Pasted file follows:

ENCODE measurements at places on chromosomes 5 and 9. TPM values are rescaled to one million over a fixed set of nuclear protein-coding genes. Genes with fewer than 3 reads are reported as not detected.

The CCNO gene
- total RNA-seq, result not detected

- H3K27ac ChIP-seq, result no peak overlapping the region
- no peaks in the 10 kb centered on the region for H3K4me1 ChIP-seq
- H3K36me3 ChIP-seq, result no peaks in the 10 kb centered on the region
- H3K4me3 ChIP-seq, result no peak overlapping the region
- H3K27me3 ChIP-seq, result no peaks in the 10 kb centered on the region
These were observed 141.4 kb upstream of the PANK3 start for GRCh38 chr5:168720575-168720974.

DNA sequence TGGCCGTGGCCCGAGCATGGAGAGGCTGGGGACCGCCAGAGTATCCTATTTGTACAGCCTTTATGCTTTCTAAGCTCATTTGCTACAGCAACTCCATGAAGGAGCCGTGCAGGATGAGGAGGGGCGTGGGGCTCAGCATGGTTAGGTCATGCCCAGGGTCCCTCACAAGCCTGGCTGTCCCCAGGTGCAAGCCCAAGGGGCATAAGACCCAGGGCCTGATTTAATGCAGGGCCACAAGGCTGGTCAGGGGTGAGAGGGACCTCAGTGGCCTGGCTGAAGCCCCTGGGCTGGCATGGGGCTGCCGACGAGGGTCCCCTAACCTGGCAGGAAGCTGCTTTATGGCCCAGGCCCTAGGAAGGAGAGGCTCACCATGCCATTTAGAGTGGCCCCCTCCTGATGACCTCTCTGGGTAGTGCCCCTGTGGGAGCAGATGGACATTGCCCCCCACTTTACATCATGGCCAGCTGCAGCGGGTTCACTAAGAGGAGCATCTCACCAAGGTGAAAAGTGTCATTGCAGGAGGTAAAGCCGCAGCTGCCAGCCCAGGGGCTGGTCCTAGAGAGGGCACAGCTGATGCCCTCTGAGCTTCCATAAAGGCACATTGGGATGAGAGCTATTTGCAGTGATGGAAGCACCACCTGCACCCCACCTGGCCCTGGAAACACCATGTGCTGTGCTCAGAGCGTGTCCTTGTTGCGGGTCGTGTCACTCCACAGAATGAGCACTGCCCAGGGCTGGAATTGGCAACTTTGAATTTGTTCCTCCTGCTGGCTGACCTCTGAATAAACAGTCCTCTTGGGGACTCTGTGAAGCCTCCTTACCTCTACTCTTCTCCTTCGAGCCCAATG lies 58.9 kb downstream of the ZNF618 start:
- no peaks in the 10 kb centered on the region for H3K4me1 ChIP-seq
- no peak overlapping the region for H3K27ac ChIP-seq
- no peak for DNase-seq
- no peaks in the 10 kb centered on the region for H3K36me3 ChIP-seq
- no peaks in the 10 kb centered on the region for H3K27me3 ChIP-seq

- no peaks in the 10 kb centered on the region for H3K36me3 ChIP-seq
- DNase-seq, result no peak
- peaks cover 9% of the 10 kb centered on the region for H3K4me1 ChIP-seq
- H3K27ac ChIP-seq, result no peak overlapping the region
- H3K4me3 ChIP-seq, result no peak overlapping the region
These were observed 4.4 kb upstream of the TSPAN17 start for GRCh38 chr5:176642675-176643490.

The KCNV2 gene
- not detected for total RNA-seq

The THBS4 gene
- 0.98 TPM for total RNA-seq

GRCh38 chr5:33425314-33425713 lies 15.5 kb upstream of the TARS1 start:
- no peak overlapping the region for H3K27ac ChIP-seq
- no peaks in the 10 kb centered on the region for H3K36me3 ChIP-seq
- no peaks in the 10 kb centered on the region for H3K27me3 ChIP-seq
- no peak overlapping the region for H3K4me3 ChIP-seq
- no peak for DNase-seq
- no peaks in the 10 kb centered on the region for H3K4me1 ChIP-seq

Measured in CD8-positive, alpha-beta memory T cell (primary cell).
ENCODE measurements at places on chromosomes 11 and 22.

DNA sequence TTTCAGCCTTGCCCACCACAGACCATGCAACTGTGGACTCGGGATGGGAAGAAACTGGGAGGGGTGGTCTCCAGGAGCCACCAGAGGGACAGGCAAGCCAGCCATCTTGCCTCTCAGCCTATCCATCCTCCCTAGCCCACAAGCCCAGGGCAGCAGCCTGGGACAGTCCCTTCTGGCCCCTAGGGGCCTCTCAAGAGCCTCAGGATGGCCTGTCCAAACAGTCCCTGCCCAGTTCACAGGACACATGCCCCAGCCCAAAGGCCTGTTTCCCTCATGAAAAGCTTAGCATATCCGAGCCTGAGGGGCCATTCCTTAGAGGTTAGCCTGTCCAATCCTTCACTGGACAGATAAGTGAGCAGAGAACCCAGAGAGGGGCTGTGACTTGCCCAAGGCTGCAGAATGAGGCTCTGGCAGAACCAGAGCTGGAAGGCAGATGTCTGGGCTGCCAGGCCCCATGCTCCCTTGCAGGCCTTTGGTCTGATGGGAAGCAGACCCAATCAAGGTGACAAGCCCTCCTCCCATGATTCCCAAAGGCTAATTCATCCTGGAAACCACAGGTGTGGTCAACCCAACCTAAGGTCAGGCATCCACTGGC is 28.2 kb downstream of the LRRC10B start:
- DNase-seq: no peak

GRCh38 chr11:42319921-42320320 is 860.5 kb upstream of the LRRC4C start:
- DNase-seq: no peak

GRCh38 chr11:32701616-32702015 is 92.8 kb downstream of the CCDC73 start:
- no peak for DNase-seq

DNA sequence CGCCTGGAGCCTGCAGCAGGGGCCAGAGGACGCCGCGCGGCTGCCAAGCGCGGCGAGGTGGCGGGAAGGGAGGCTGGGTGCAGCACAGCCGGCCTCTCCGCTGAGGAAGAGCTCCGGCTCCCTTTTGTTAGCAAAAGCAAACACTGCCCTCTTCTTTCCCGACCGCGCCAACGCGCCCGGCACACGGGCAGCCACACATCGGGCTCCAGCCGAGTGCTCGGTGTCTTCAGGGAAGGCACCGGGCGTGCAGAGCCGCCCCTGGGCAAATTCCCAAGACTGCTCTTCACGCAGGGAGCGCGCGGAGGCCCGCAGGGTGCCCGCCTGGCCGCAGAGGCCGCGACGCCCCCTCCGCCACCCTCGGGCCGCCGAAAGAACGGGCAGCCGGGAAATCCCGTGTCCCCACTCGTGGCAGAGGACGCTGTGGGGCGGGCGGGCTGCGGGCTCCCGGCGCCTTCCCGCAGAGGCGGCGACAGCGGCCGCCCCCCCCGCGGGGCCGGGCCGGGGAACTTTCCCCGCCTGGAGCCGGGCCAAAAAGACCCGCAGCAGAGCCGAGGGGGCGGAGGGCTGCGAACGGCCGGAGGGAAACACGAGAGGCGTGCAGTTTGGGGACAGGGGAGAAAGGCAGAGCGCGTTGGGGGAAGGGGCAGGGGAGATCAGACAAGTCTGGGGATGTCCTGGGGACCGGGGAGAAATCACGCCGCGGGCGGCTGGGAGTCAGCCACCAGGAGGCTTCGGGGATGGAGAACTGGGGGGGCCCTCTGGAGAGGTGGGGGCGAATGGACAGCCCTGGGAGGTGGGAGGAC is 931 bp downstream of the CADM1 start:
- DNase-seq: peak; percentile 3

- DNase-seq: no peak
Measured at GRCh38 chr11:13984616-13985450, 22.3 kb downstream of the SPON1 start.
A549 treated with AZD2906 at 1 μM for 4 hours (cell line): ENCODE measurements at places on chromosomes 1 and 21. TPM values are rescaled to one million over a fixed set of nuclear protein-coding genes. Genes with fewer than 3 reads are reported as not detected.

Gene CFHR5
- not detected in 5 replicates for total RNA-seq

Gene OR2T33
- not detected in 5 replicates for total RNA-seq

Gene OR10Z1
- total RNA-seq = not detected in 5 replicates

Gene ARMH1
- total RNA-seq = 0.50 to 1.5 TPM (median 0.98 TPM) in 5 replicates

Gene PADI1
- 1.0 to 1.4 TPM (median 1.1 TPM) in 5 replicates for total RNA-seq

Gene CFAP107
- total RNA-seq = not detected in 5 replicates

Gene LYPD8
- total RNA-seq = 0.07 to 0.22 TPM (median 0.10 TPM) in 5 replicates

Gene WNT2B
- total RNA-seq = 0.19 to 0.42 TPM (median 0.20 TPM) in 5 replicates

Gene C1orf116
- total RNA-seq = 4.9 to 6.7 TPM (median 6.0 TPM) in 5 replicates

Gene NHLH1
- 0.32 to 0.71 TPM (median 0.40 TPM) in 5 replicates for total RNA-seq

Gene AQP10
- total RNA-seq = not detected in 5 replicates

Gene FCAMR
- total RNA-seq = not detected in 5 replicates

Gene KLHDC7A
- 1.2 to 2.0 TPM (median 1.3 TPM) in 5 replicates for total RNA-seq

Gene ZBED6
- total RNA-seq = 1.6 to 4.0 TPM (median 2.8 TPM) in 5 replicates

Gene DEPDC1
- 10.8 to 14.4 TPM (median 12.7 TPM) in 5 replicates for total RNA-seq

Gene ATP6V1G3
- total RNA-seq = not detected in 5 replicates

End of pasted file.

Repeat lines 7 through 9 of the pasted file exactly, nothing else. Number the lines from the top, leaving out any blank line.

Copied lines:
- H3K4me3 ChIP-seq, result no peak overlapping the region
- H3K27me3 ChIP-seq, result no peaks in the 10 kb centered on the region
These were observed 141.4 kb upstream of the PANK3 start for GRCh38 chr5:168720575-168720974.